Throughout the 20th Century this was surprisingly electorally successful, but the underlying presence of toryism within the Conservative Party has nonetheless caused a lot of harm. One very damaging consequence was the continued association in the minds of many people of capitalism with the exploitation of the workers by the aristocracy. Another was that benign institutions that deserved conservative support such as the grammar schools were left undefended because their destruction was actually helpful to elite Tory interests.

The modern age has seen an ever-widening and unbridgeable gulf between the interests of conservatism and those of toryism, and this is perhaps the central reason for the Conservative Party's long term decline. Perhaps the dominant reason was and is the rise of the European Union and the new international elite, which pitted the Tory lust for power and position directly against the conservative desire to preserve and nurture national institutions: "Conservative" governments have proved enthusiastic supporters of signing away our sovereignty in a way that truly "conservative" governments would never countenance.

The diametric opposition between conservative and tory goals is manifest in a multitude of other ways, too. Consider:

A conservative is in favour of grammar schools, whereas a tory sees their destruction as helpful to the preservation of their own public school educated dynasties.

A conservative believes in the wealth-creation of free market capitalism, whereas a tory is happy with corporatism, better preserving as it does the old boy network. 

A conservative would support traditional marriage, whereas a tory sees little value in doing so, as the breakdown of marriage damages the poor far more the than the rich.

A conservative would help the traditional family in the tax system, whereas a tory sees the lower orders as mere units of production to be sent out to work.

A conservative would believe in limiting immigration, not least because of it's impact on local communities, a tory has no interest in doing so and just sees another source of cheap labour.

A conservative would support meritocracy, whereas a tory would be quite happy with gender quotas, knowing how these can be subverted to create an elite of extremely wealthy power-couples and concentrate wealth still further.

A conservative would support a feee market in energy, whereas a tory supports wind farm subsidies, as they transfer resources from the taxed poor to those with landed estates.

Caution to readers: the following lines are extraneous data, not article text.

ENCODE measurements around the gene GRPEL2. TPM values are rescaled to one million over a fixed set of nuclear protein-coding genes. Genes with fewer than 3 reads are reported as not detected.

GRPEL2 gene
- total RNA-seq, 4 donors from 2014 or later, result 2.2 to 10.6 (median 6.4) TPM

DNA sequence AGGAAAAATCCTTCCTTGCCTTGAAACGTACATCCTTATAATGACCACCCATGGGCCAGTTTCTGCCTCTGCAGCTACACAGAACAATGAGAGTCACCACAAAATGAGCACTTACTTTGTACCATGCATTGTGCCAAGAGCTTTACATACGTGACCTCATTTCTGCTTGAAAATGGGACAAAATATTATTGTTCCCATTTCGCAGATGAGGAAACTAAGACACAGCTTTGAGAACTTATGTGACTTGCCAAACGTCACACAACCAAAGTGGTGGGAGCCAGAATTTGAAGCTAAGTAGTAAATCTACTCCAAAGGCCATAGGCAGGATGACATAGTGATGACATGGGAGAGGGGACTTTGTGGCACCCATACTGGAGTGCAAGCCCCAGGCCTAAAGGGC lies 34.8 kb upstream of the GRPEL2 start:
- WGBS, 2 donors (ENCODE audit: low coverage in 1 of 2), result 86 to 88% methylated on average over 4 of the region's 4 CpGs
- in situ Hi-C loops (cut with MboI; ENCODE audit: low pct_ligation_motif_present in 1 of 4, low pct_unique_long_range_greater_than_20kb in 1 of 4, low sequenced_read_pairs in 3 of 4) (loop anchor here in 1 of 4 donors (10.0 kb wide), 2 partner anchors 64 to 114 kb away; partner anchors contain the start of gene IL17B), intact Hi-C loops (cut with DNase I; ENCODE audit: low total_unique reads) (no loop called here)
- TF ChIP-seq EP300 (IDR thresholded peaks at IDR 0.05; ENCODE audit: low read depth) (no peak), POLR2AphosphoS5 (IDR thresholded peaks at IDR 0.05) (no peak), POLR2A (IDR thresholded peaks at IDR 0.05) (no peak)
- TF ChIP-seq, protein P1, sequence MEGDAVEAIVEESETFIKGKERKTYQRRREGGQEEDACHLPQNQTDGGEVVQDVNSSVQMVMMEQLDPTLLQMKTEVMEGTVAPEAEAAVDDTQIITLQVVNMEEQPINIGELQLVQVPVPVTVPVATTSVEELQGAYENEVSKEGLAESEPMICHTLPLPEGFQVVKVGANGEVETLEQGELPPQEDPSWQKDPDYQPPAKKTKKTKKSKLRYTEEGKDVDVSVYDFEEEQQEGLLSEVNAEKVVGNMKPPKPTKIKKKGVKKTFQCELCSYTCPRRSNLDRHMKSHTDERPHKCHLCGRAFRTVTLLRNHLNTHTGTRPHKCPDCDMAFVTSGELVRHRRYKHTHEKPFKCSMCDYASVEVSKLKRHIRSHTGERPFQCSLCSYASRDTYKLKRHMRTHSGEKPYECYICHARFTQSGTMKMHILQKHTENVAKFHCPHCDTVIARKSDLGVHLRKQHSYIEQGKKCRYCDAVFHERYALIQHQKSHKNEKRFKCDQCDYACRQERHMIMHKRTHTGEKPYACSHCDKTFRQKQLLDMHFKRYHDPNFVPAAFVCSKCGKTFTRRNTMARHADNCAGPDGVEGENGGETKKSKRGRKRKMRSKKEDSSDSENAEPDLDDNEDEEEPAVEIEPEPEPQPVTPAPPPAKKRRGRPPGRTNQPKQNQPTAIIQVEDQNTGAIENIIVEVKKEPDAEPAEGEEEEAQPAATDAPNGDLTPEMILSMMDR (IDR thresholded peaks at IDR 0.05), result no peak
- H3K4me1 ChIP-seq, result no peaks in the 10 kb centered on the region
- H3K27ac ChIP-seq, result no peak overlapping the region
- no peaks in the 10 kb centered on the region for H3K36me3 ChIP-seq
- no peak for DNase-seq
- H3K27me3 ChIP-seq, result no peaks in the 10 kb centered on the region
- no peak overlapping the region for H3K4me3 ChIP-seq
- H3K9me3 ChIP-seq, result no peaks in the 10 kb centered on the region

A conservative has set principles, whereas a tory is a Vicar Of Bray.

The sad fact is that, whatever deluded conservatives like Toby Young think, the Conservative Party only believes in conservative ideas fitfully. Moreover, the suspicion is deeply lodged within the minds of large sections of the electorate that it only ever adopts conservative positions when it helps the inner tory elite. This has had the tragic effect of estranging vast chunks of the electorate from conservative ideas. Quite obviously, as Dr. Stanley says, in many ways under the blue-blooded leadership of the Cameroons this is a decidedly tory government rather a conservative one.

UKIP may not be an out and out small-c "conservative" party, but it certainly contains strong elements of conservatism within it. What it certainly is not is a "tory" party, and it should have nothing to do with a Conservative party that is forever deeply tainted with a tory cynicism and selfishness that has hobbled the progress of this country for so long.

At the end of the day, you cannot touch pitch and not be defiled.

Wednesday, 2 October 2013

A voters' guide to getting an EU referendum

David Cameron and other Conservative MPs keep telling us that we must all vote Tory at the next election because that's the only way we will get an in/out referendum on our membership of the EU.

It's time the truth was told.

David Cameron has promised a referendum (like he did with the Lisbon Treaty) on our membership of the EU in 2017 if he wins the next election - which he won't - and it will be an in/in/out referendum, not an in/out referendum with all three of the LibLabCon parties using all the power and resources of the state to campaign for an "in" vote.

Three options will be presented in this mythical referendum - stay in as we are now, stay in with some meaningless "concessions" or leave.  This is because it is human nature to choose the "safe" option which is what the reform option will be presented as even though it is equally dangerous as the status quo option because there will be no other vote for at least a generation.

Under Cameron's policy of a 2017 referendum the "negotiations" that have already started will continue until 2017 assuming the Conservatives manage to form a government after the routing they're going to get in 2015.  A deal will be done to give the illusion of repatriating power from the EU whilst in reality repatriating no powers as there is no legal basis under EU law to do so.  We will have a referendum some time in 2017 and if the electorate votes to leave then the provisions under Article 50 of the Lisbon Treaty will be invoked which means a further two years of negotiations to try and find a way of keeping us in and in all likelihood a further referendum or suspension of the referendum result whilst negotiations continue.  At best we might see an exit from the EU in 2020 if no barriers are put in the way.  In reality it is likely to be at least a decade from now, if not longer.

Contrast that with UKIP's policy which is vote UKIP, leave the EU.  Whether we do so via Article 50 and we're out after two years or whether we just stuck two fingers up to the EU and leave when we want is something that would need to be decided at the time but two years is realistically the longest we would have to wait to leave under a UKIP government.

So we know whose policy will get us out of the EU quickest and with the least disruption and uncertainty and of course we know who can be trusted most out of Cameron and Farage but who is in the best position to deliver the referendum we need?  If you listen to Cameron it's the Tories but they're not going to win the next election and they're not capable of attracting large enough numbers of Labour, Lib Dem and traditional non-voters to make up for their rapidly draining support.  The Lib Dems will be lucky to survive the next election with any of their MPs left and Labour are absolutely opposed to an EU referendum.

Only UKIP attracts votes from traditional Conservative, Labour and Lib Dem voters as well people who've never voted before, people who haven't voted for years and of course traditional UKIP voters.  UKIP is the only party with broad enough support to win the next election outright and stop the inevitable Labour victory but only if the Tories stop splitting the UKIP vote.

Voting Conservative at the next election will let Labour win and we won't get an EU referendum, voting UKIP will let UKIP win and we'll be out.